Permitting Wallenda’s walk was not a casual decision, says Geri Hongeva, spokesperson for Navajo Parks & Recreation. “Discovery Channel, NBC Peacock Productions and Nik Wallenda all had to complete a number of clearances and gain proper permits,” including archaeological, biological and environmental surveys, and handle tribal park land use fees and filming approvals. Extreme sports are permitted only rarely on tribal lands.
Wallenda performed the stunt on a 2-inch-thick steel cable, 1,500 feet (457 meters) above the river without wearing a harness.
Wallenda took just more than 22 minutes, pausing and kneeling twice and murmuring prayers to Jesus almost constantly along the way. He stepped slowly and steadily, but jogged and hopped the last few steps.
The stunt was touted as a walk across the Grand Canyon, an area held sacred by many Native American tribes. Some local residents believe Wallenda has not accurately pinpointed the location and said the Navajo Nation should not be promoting the gambling of one man's life for the benefit of tourism.
"Mr Wallenda needs to buy a GPS or somebody give this guy a map," said Milton Tso, president of the Cameron community on the Navajo Nation. "He's not walking across the Grand Canyon. He's walking across the Little Colorado River Gorge on the Navajo Nation. It's misleading and false advertising."
Navajo Leadership Congratulate High Wire Artist Nik Wallenda
By Levi Rickert
Navajo Nation President Ben Shelly and Vice President Rex Lee Jim were on hand to congratulate high wire artist Nik Wallenda after he successfully walked across the Little Colorado River Gorge on a two inch steel cable on Sunday evening near the Grand Canyon.
Wallenda's tightrope walk, which was near the Little Colorado River Navajo Tribal Park, was broadcasted live on the Discovery Channel to 217 countries throughout the world.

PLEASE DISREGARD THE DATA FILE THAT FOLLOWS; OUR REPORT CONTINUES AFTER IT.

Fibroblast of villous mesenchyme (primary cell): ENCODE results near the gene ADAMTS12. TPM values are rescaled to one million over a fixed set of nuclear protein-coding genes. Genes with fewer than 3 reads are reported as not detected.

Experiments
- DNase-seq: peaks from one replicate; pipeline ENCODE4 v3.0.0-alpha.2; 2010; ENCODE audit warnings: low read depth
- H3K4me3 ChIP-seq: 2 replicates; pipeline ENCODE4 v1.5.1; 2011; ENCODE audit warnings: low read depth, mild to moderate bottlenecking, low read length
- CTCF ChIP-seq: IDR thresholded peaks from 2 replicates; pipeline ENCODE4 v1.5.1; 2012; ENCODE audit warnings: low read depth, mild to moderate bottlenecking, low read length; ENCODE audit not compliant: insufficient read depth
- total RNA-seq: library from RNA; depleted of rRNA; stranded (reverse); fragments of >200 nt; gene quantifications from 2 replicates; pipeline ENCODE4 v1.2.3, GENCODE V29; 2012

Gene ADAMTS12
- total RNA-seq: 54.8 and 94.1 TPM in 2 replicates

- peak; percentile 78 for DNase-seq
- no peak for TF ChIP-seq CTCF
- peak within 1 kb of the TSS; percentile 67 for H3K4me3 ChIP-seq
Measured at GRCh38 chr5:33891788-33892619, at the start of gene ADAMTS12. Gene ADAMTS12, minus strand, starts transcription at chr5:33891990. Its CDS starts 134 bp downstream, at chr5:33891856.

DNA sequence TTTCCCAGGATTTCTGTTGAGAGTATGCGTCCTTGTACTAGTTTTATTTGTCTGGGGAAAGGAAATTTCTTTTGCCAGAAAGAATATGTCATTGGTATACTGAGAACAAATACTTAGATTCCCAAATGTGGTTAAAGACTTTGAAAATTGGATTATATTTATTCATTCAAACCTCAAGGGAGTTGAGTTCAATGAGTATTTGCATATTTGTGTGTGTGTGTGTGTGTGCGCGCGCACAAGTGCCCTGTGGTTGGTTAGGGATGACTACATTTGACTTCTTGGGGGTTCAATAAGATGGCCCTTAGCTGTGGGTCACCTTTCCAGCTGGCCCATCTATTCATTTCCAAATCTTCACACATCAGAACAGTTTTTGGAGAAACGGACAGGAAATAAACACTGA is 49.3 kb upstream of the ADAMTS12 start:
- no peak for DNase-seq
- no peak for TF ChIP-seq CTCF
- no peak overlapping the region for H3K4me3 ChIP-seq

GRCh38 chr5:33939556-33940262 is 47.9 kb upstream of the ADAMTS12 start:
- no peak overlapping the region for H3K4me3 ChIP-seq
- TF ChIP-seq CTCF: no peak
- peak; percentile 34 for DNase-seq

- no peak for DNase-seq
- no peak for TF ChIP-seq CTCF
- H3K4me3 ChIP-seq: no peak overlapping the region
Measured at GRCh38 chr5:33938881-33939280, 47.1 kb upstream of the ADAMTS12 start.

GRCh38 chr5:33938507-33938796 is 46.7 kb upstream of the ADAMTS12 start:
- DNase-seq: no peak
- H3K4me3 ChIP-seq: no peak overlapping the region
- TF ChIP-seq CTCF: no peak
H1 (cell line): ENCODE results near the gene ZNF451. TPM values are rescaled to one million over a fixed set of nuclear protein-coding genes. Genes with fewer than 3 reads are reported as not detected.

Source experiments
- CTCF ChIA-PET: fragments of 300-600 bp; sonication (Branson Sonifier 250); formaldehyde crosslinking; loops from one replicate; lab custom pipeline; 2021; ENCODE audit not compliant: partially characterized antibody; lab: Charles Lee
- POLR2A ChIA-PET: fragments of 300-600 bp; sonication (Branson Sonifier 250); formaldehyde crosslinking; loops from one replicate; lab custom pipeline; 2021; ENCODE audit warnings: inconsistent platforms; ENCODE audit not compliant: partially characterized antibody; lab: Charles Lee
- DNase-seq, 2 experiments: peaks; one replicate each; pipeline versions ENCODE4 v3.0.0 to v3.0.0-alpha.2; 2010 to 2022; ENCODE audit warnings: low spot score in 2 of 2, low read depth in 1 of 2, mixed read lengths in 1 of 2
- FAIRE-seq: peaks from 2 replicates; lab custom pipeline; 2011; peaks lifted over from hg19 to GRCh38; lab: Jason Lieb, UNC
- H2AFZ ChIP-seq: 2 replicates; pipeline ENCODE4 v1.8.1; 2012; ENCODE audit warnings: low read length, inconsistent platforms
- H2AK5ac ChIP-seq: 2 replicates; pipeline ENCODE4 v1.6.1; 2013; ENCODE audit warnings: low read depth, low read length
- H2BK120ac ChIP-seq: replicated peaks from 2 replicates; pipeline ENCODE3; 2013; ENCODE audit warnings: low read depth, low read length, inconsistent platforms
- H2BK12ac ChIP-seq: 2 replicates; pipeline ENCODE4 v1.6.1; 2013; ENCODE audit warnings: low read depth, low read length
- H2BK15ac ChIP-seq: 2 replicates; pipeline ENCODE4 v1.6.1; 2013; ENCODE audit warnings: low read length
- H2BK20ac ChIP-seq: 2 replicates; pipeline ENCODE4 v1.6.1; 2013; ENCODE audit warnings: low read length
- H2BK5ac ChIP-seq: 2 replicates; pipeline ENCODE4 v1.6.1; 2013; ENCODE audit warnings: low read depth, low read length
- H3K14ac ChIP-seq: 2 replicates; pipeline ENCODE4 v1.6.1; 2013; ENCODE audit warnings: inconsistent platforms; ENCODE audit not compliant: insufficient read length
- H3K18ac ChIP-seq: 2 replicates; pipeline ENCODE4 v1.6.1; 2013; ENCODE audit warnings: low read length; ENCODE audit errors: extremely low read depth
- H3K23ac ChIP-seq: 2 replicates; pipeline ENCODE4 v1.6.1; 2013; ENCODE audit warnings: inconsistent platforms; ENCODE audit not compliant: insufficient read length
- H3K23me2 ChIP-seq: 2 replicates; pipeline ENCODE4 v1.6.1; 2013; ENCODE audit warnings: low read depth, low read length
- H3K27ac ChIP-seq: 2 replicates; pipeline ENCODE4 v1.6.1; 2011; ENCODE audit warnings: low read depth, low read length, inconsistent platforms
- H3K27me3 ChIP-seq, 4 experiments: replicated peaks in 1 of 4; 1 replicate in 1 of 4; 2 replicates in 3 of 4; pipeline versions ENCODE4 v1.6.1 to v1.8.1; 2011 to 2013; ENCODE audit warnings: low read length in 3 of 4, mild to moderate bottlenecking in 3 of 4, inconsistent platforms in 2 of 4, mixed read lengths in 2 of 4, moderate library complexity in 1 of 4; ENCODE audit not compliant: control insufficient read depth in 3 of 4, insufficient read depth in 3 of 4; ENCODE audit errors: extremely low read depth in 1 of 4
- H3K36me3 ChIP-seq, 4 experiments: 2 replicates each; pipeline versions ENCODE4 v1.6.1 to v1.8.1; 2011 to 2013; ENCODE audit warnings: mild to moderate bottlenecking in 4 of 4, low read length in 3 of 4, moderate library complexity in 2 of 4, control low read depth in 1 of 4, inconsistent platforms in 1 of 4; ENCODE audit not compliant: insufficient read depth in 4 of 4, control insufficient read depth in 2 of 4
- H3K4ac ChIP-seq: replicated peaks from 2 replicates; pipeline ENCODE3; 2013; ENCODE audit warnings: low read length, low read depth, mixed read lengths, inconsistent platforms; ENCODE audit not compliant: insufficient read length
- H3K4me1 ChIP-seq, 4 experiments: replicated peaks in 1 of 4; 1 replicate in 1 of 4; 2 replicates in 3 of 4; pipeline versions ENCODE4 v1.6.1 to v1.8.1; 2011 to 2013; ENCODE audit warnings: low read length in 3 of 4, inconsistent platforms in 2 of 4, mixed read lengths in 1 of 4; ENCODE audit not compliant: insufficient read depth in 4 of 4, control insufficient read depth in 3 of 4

"I want to congratulate Nik on his successful walk. I want to thank the Discovery Channel, NBC and all the workers who made this event successful. This is an example of what can happen when we work together.
"I am pleased that the Navajo Nation was a part of this project and that we helped Nik achieve one of his lifelong goals. It was exciting to Nik walk on the tightrope with windy conditions and I am happy that he was successful.
"The worldwide audience was able to see the Navajo Nation and now we invite you to come Navajo land. Come see the pristine landscape for yourself, with your own eyes, you won't regret it.
"We invite travelers near and far to come experience Navajo land," President Shelly said.
President Shelly, Navajo First Lady Martha Shelly and Vice President Jim sat together near the edge of the Little Colorado Gorge and watched Wallenda walk across the gorge.
President Shelly gave a bolo tie to Wallenda after the walk and Vice President Jim presented Wallenda a silver and turquoise belt buckle.
Vice President Jim said Wallenda's success is about achievement.
"I want our Navajo children to know that they can dream big and have big success. Just like Nik dreamed about walking over the Grand Canyon, our young children can dream big about their goals in life and they can achieve them.
"We can use each success and build upon that. Each success builds for bigger dreams and larger successes.
"We can accomplish that for the Navajo Nation."
Below: "Natalie Morales, NBC News; High Wire Artist Nik Wallenda; Navajo President Ben Shelly and Vice President Rex Lee Jim."